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To assess whether reporting “possible cystic fibrosis (CF)” newborn screening (NBS) results via fax plus simultaneous telephone contact with primary care providers (PCPs), versus fax alone, influenced three outcomes: getting a sweat chloride test, age at sweat chloride test, and sweat-testing before 8 weeks old.
Retrospective cohort comparison of infants born in Wisconsin whose PCPs received telephone intervention (n=301), versus recent historical controls whose PCP did not (n=355). Intervention data were collected during a longitudinal research and quality improvement effort; de-identified comparison data were constructed from auxiliary NBS tracking information. Parametric and nonparametric statistical analyses tested for group differences.
Most infants (92%) with “possible CF” NBS results whose PCPs lacked telephone intervention ultimately underwent sweat-testing, underlining efficacy for fax-only reporting. Telephone intervention was significantly associated with improvements in infants undergoing sweat-testing at both ≤6 and <8 weeks and a slight, but non-significant, 3.5-day reduction in infants’ age at sweat-testing. The effect of telephone intervention was greater for PCPs whose patients underwent sweat-testing at community-affiliated medical centers versus academic medical centers (p=0.008).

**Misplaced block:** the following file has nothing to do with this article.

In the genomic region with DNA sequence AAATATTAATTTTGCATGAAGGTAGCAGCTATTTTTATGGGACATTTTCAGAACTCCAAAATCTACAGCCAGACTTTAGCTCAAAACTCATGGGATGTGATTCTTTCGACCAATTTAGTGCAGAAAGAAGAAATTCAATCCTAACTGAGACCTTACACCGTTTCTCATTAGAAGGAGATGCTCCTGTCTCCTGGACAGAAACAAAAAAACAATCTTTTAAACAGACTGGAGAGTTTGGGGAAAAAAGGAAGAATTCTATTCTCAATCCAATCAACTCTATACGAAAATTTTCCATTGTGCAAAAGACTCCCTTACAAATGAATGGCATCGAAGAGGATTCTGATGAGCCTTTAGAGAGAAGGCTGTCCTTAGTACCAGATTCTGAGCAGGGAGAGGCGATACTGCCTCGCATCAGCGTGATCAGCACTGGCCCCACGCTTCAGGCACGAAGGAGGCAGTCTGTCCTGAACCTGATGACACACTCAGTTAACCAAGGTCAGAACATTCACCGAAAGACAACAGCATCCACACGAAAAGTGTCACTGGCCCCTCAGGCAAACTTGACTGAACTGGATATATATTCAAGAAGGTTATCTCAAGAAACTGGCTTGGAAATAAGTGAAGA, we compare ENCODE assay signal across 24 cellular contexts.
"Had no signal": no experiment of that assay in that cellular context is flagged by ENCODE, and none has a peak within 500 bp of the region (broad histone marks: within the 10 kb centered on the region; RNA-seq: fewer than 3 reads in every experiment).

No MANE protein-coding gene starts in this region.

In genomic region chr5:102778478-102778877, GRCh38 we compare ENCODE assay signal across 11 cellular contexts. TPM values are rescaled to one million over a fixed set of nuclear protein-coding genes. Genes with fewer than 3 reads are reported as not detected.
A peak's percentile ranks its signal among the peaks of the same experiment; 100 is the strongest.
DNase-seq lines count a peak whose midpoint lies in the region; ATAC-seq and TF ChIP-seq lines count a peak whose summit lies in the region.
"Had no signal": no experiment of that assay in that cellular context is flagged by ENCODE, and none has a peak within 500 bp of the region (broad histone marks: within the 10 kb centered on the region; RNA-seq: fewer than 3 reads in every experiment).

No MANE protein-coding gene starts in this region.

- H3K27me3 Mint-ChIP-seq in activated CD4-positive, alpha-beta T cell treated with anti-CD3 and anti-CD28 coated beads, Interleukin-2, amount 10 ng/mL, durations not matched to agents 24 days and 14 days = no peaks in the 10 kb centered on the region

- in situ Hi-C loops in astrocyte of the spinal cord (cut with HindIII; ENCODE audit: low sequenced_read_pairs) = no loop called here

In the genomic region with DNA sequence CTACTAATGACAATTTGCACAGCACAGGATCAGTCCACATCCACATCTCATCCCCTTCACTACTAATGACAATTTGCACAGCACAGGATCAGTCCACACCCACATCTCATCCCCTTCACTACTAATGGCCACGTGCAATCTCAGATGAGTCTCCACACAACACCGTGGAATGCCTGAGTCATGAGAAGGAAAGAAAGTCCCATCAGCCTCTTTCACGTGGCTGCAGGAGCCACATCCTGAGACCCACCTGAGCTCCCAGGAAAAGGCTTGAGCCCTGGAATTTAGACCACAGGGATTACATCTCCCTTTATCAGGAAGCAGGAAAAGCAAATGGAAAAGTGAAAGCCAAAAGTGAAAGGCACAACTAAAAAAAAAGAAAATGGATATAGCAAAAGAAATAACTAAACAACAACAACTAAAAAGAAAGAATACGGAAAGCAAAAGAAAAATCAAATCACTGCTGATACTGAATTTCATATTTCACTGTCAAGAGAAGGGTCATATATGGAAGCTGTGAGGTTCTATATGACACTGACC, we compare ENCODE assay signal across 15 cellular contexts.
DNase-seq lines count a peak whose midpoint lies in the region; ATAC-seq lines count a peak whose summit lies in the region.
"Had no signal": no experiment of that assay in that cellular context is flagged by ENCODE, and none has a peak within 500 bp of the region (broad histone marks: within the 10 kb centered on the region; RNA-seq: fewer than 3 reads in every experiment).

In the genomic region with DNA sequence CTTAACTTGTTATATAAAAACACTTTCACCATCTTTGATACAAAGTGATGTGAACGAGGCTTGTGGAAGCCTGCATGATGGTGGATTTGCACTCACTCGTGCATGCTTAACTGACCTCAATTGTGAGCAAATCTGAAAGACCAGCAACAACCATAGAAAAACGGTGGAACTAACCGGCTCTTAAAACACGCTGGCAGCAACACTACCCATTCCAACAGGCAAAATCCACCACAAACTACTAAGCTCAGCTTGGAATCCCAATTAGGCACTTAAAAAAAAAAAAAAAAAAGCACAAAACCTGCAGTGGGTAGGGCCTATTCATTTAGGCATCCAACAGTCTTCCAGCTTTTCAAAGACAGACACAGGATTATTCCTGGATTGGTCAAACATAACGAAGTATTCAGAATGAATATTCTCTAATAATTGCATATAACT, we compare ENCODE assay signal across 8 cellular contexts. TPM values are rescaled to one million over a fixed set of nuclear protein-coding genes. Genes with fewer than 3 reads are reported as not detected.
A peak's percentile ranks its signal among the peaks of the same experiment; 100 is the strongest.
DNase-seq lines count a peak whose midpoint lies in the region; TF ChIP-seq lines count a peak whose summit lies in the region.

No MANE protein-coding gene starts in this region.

Reporting “possible CF” NBS results via fax plus simultaneous telephone follow-up with PCPs increases the number of infants who have sweat chloride tests before 8 weeks of age, when affected infants are more likely to receive full benefits of early diagnosis and treatment.
All U.S. states, and many countries worldwide, test for cystic fibrosis (CF) as part of routine newborn screening (NBS) on infant blood spots collected shortly after birth. Testing methods for CF vary across NBS programs, but all begin with analyzing for elevated immunoreactive trypsinogen (IRT) and end by requiring a confirmatory sweat chloride test for a large subset of infants with abnormal results. This project investigates how telephone follow-up with primary care providers (PCPs) influences the timing of sweat chloride testing.